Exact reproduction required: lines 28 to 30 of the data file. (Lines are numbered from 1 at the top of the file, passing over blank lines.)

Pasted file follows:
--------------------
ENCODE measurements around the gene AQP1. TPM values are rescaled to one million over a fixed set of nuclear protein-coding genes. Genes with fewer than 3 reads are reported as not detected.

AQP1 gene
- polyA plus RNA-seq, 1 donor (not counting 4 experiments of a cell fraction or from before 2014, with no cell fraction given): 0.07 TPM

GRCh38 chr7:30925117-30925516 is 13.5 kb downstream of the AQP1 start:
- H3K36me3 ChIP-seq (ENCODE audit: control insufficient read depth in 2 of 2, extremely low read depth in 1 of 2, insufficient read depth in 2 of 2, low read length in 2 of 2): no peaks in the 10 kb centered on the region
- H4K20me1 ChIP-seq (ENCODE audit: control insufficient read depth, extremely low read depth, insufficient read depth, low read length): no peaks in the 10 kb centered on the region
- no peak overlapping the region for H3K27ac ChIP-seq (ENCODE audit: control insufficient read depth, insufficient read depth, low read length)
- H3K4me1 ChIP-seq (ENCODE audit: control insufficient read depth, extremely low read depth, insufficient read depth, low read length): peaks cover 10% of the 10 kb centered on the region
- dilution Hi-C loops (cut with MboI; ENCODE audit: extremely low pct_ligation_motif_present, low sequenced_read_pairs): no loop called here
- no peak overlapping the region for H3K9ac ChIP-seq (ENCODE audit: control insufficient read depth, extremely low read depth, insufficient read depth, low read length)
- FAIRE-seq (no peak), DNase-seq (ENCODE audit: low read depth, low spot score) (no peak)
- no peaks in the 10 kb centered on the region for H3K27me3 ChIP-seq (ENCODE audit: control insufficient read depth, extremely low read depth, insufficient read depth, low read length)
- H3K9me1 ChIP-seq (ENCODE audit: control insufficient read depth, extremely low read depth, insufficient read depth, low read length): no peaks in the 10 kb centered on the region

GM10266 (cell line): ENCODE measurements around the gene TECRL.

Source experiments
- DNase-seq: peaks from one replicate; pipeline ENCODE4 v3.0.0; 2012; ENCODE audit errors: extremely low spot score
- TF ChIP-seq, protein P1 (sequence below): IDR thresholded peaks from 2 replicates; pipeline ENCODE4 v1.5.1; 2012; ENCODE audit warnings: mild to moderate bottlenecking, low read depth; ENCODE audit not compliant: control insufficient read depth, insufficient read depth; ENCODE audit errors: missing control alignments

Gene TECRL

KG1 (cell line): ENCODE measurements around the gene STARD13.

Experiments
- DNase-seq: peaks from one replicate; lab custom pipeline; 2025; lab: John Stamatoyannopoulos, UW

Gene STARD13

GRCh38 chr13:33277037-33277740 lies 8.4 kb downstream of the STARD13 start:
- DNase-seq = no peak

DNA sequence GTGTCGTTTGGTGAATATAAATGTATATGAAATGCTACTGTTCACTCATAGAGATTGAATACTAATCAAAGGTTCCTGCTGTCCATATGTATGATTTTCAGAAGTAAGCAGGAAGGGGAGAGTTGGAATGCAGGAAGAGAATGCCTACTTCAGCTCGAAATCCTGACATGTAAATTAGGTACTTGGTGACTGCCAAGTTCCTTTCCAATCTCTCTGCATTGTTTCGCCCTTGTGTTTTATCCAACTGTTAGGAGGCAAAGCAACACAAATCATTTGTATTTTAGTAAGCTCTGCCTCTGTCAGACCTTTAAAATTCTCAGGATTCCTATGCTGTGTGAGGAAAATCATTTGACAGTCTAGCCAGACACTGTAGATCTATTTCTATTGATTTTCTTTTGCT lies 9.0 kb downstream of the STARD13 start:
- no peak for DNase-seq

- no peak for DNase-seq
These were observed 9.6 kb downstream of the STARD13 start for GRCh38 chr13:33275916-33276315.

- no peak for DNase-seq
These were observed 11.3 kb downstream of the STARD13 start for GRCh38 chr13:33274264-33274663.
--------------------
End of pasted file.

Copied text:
These were observed 9.6 kb downstream of the STARD13 start for GRCh38 chr13:33275916-33276315.

- no peak for DNase-seq
These were observed 11.3 kb downstream of the STARD13 start for GRCh38 chr13:33274264-33274663.